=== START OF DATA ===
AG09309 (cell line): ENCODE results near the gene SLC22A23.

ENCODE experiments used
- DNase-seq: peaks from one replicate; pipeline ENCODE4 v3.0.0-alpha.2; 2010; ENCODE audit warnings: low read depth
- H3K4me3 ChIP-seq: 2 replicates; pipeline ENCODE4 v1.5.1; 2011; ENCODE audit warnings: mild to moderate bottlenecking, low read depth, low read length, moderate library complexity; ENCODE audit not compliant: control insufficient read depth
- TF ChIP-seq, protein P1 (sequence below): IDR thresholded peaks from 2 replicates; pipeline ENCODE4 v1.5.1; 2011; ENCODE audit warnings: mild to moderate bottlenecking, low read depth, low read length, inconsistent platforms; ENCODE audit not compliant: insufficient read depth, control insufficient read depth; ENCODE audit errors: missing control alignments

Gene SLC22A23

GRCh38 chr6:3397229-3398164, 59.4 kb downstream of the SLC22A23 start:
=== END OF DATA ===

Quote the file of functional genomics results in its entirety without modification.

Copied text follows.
AG09309 (cell line): ENCODE results near the gene SLC22A23.

ENCODE experiments used
- DNase-seq: peaks from one replicate; pipeline ENCODE4 v3.0.0-alpha.2; 2010; ENCODE audit warnings: low read depth
- H3K4me3 ChIP-seq: 2 replicates; pipeline ENCODE4 v1.5.1; 2011; ENCODE audit warnings: mild to moderate bottlenecking, low read depth, low read length, moderate library complexity; ENCODE audit not compliant: control insufficient read depth
- TF ChIP-seq, protein P1 (sequence below): IDR thresholded peaks from 2 replicates; pipeline ENCODE4 v1.5.1; 2011; ENCODE audit warnings: mild to moderate bottlenecking, low read depth, low read length, inconsistent platforms; ENCODE audit not compliant: insufficient read depth, control insufficient read depth; ENCODE audit errors: missing control alignments

Gene SLC22A23

GRCh38 chr6:3397229-3398164, 59.4 kb downstream of the SLC22A23 start: